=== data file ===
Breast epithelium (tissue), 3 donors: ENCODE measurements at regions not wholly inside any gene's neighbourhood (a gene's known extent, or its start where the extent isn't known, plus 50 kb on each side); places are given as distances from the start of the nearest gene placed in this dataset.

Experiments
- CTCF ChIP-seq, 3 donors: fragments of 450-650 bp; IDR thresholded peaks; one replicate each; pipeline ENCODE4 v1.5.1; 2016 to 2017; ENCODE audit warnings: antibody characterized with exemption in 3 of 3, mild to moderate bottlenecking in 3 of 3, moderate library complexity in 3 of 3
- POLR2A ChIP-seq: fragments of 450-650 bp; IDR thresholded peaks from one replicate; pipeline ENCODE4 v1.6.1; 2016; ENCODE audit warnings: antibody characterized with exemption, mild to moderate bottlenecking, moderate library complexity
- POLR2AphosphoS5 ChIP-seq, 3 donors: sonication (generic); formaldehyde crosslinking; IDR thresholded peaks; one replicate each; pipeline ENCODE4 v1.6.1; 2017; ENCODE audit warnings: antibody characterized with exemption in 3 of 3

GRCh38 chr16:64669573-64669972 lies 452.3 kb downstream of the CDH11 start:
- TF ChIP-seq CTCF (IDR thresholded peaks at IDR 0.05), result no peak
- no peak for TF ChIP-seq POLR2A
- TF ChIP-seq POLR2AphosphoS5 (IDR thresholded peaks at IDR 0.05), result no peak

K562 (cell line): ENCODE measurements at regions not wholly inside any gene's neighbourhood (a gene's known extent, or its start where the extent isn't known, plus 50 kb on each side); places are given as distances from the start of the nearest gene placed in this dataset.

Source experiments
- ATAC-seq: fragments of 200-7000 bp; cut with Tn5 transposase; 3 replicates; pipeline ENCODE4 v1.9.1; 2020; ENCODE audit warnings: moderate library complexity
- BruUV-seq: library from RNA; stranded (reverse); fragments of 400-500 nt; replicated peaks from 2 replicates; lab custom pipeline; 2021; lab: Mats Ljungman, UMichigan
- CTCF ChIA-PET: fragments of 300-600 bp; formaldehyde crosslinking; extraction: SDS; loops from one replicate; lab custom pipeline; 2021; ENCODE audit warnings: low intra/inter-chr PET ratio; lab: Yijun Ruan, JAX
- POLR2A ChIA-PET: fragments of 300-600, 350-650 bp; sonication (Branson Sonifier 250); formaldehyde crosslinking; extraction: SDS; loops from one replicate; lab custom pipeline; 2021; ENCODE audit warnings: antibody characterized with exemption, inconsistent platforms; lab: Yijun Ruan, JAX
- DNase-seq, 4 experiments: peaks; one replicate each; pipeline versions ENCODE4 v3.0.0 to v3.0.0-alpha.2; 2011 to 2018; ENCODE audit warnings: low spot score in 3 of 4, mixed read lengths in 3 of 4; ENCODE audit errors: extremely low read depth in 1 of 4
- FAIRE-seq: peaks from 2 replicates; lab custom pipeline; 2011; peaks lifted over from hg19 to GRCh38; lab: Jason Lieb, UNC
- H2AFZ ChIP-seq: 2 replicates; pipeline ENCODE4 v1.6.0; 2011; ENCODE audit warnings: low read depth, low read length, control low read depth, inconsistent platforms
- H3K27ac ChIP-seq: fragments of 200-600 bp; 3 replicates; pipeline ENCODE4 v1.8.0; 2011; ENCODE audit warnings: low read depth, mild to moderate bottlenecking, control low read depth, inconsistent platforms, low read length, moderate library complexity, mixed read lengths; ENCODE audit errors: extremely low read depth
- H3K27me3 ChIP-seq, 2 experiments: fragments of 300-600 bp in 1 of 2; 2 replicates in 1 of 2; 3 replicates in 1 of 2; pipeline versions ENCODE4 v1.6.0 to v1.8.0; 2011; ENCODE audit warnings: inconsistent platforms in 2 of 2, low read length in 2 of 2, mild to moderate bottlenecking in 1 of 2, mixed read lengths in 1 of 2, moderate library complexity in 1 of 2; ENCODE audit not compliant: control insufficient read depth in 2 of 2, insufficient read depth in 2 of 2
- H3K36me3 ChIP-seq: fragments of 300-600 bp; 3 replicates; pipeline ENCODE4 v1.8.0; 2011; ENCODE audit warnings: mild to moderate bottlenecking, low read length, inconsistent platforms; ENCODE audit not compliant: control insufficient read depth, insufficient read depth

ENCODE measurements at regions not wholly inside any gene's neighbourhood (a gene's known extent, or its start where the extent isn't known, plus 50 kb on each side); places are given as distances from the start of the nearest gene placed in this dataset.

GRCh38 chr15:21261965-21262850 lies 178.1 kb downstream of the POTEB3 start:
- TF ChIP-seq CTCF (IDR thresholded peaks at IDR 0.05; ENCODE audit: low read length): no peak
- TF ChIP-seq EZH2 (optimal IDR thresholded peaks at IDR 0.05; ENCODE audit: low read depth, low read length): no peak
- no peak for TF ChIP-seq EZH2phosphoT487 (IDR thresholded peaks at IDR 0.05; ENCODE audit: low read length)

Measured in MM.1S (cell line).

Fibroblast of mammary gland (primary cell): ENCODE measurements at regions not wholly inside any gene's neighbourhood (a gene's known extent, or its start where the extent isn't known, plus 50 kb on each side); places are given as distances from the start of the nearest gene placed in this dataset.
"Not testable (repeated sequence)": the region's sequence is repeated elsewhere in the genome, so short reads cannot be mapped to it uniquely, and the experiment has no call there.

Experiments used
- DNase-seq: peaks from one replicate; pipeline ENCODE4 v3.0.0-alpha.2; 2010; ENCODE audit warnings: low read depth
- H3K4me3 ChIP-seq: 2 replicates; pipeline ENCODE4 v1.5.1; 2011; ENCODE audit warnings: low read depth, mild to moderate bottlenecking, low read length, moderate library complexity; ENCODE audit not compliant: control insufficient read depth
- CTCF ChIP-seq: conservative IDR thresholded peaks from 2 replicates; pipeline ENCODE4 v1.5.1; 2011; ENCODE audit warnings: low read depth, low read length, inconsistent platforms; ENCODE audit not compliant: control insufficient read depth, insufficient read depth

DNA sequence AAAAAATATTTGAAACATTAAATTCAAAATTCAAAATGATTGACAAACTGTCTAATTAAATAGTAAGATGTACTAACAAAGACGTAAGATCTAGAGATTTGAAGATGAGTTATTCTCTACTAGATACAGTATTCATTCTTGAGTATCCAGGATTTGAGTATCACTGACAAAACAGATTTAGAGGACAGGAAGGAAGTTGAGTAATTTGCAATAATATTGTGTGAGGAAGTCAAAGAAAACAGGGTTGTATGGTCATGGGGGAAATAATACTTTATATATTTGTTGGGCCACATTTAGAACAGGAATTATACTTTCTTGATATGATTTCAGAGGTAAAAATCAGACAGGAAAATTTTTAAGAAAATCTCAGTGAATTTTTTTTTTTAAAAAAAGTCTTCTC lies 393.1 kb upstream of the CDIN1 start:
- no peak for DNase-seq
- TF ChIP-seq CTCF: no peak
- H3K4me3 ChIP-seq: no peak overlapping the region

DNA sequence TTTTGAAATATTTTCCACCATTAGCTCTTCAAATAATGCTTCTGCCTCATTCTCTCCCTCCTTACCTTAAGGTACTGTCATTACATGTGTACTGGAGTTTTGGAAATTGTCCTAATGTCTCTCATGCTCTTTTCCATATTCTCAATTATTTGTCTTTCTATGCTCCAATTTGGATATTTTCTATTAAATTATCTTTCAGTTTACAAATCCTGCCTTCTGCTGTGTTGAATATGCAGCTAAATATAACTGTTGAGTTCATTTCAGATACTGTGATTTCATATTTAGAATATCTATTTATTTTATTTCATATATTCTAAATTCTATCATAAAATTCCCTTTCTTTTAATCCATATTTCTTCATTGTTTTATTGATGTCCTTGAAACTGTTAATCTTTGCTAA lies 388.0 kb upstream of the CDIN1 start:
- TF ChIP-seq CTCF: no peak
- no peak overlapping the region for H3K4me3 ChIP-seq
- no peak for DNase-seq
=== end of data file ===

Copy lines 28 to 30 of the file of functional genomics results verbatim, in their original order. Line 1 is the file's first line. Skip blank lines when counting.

Fibroblast of mammary gland (primary cell): ENCODE measurements at regions not wholly inside any gene's neighbourhood (a gene's known extent, or its start where the extent isn't known, plus 50 kb on each side); places are given as distances from the start of the nearest gene placed in this dataset.
"Not testable (repeated sequence)": the region's sequence is repeated elsewhere in the genome, so short reads cannot be mapped to it uniquely, and the experiment has no call there.

Experiments used